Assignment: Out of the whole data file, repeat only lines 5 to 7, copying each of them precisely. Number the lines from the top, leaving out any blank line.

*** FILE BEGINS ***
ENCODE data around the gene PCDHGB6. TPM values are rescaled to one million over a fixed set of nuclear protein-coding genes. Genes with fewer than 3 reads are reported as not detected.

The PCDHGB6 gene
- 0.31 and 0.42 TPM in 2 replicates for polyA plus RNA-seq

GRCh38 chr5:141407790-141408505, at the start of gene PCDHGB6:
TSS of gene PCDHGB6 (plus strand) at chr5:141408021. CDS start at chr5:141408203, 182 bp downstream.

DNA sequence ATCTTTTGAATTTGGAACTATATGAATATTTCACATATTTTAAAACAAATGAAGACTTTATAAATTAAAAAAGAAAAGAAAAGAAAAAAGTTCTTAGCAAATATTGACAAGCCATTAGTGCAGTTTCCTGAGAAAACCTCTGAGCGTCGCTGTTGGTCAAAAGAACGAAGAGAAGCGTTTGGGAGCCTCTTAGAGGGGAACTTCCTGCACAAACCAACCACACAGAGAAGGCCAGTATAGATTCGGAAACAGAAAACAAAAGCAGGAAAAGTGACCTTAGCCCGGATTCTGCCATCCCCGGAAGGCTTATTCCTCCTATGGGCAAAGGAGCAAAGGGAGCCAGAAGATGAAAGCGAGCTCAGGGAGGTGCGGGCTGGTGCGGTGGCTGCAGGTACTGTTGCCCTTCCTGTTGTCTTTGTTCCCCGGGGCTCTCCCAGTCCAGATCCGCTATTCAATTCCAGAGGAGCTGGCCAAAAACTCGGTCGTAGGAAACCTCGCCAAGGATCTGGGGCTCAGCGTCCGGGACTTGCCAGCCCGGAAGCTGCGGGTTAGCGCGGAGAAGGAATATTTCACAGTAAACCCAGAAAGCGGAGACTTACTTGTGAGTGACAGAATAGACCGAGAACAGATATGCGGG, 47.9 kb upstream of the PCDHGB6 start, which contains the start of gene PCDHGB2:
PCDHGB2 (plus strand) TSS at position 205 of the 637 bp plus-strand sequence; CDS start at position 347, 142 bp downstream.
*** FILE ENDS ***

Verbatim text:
TSS of gene PCDHGB6 (plus strand) at chr5:141408021. CDS start at chr5:141408203, 182 bp downstream.

DNA sequence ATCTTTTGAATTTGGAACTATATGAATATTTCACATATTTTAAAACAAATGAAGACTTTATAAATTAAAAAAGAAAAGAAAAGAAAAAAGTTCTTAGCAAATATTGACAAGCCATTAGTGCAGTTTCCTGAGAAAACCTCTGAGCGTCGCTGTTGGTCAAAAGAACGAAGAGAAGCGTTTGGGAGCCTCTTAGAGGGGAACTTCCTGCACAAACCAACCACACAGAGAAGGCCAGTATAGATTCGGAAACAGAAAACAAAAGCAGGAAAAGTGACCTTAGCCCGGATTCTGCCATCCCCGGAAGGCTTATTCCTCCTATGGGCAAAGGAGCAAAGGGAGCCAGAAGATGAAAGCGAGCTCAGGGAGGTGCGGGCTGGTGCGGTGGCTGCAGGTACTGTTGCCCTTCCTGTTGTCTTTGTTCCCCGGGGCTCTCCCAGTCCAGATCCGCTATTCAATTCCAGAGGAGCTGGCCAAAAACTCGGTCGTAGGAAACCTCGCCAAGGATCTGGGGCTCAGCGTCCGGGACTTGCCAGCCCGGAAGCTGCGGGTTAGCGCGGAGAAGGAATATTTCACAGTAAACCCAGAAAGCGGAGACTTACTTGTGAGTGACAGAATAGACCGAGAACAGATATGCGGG, 47.9 kb upstream of the PCDHGB6 start, which contains the start of gene PCDHGB2:
PCDHGB2 (plus strand) TSS at position 205 of the 637 bp plus-strand sequence; CDS start at position 347, 142 bp downstream.